ALBANY, N.Y. (NEWS10) — The Office of General Services (OGS) is celebrating Black History Month by featuring free exhibits at the Empire State Plaza. The exhibits celebrate the history, accomplishments and culture of African Americans in New York State.
“Each year, Black History Month provides OGS with the opportunity to celebrate the achievements of African Americans and recognize the central role this community has played in nearly every aspect of New York State’s cultural history,” said OGS Acting Commissioner Jeanette Moy. “I encourage everyone to visit the Empire State Plaza in February to see and experience the informative exhibits that OGS, our state agency partners, and African American organizations created for this occasion.”
OGS will be hosting a Black History Month Celebration on February 2 from 10 a.m. to 2 p.m. on the Empire State Plaza concourse. The event includes a free performance by jazz pianist Sharp Radway, a craft show, and food available for purchase from Allie B’s Cozy Kitchen.
Selections From the New York State Harlem Art Collection
A selection of six works of art from the Harlem Art Collection will be displayed near the Empire State Plaza Visitor Center entrance. The works selected represent a range of artists, styles, and materials, including acrylic painting, graphite drawing, and mixed media. The artists represented in this Black History Month display include Barbara Chase-Riboud, Lennon Bernard Cameron, Suzanne Jackson, Winston Kennedy, Russ Thompson, and Randy Williams.
A Dishonorable Trade: Human Trafficking in the Dutch Atlantic World.
This exhibit focuses on the impact of the 17th century Dutch slave trade network in North America, the Atlantic, and Africa. Located near the Plaza concourse Madison Avenue entrance, the exhibit explores the interconnectedness of the African, Caribbean, South American, North American, and European trade networks of the Dutch West India Company.
New York State’s 2022 Dr. Martin Luther King, Jr. Student Art and Essay Exhibit.
Each year, the New York State Education Department invites schools to honor Dr. King’s memory by submitting original student artworks and essays that reflect Dr. King’s teaching. This year, 2,700 students from more than 90 public and private schools across the state submitted their creations. Several of these student works will be on display near the Empire State Plaza Visitor Center.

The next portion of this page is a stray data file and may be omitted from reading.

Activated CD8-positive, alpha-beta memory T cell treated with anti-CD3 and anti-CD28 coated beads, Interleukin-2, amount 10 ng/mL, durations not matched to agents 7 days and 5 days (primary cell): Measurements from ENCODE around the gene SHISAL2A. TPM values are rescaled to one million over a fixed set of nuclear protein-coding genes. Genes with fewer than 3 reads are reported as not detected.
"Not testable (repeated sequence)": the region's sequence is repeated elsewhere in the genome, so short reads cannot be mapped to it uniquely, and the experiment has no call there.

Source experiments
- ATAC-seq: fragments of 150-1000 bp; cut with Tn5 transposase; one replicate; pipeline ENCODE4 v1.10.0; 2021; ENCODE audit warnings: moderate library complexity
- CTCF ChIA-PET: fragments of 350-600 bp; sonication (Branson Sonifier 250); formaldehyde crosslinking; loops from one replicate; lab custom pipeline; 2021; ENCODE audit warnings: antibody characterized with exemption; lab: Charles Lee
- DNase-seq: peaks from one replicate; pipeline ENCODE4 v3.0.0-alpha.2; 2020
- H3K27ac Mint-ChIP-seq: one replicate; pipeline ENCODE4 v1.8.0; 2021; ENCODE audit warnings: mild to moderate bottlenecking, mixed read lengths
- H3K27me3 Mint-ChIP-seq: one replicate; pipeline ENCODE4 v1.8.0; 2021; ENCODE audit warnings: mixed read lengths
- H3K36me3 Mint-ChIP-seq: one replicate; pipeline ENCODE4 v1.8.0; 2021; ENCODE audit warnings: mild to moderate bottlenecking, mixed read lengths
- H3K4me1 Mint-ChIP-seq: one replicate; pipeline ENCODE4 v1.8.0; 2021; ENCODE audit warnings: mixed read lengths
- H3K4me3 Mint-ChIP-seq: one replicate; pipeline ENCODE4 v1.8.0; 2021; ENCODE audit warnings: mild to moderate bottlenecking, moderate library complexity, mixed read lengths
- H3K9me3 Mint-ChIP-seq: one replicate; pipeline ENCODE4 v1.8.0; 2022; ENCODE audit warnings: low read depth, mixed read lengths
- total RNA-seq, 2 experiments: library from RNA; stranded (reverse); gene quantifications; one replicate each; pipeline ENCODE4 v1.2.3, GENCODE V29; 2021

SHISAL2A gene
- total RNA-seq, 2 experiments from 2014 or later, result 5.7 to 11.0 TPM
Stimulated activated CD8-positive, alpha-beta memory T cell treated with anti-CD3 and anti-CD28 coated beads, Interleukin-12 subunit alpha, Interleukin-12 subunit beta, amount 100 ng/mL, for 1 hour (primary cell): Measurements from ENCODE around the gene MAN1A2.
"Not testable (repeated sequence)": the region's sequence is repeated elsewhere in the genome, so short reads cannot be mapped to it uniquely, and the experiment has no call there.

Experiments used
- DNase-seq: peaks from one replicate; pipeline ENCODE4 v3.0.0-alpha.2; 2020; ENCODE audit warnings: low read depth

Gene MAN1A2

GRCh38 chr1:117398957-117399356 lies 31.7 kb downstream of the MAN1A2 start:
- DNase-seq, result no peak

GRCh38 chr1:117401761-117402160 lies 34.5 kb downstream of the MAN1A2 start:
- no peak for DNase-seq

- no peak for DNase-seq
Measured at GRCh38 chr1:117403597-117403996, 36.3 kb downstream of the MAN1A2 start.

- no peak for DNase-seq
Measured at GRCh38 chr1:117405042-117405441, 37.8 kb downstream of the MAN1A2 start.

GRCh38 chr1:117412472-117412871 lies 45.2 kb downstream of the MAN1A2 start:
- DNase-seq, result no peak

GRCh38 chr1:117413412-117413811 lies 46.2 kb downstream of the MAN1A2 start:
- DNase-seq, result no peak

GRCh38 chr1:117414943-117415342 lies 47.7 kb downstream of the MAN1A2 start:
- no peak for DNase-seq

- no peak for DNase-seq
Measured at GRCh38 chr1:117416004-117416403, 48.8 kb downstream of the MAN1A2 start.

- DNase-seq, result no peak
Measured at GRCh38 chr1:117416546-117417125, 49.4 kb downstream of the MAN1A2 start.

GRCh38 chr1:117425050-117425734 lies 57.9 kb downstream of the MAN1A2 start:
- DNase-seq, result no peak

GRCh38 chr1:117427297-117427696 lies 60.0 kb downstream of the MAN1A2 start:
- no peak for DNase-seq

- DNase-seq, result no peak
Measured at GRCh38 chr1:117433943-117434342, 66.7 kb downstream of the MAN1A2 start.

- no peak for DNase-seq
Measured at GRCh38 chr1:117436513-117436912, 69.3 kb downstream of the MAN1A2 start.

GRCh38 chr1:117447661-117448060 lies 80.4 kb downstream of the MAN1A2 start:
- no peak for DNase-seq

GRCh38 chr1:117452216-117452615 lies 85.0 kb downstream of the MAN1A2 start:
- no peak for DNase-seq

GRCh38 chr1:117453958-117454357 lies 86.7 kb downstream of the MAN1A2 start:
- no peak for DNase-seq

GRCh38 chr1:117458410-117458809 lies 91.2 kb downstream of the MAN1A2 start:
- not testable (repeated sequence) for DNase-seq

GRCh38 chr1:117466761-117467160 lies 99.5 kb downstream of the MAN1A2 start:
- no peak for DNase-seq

The historic Rapp Road Community in the Pine Bush section of Albany
The community was settled during the Great Migration of millions of African Americans from the American South to the industrialized Northeast in the 1900s. The Rapp Road Historic District is a cluster of 23 homes built by African Americans who migrated predominantly from Shubuta, Mississippi between 1927 and 1963.
The Underground Railroad
This exhibit is presented by the Underground Railroad Education Center in Albany. The Underground Railroad was the movement enslaved African Americans and their descendants used to gain freedom in the 19th century. New York State’s Capital Region saw thousands of enslaved people seeking freedom in the years leading up to the Civil War. The center interprets the Underground Railroad’s history and its relevance today.
The 369th Veteran’s Association
This display will explore the role of the 369th Anti-Aircraft Artillery Gun Battalion and affiliated units during World War II. Known as the Harlem Hellfighters, the all African American 369th Infantry Regiment from New York was dispatched to fight for France during World War I. The Harlem Hellfighters were subsequently reorganized as the 369th Coast Artillery (Anti-Aircraft) in 1940 and were inducted into federal service in 1941. The 360th provided anti-aircraft defense for the Marine Corps on Hawaii and was broken up in 1943 into the 369th Anti-Aircraft Artillery Gun Battalion and the 870th Anti-Aircraft Artillery Automatic Weapons Battalion. In 1945, the 870th participated in the Battle of Okinawa.
For more information, you can visit the Empire State Plaza website.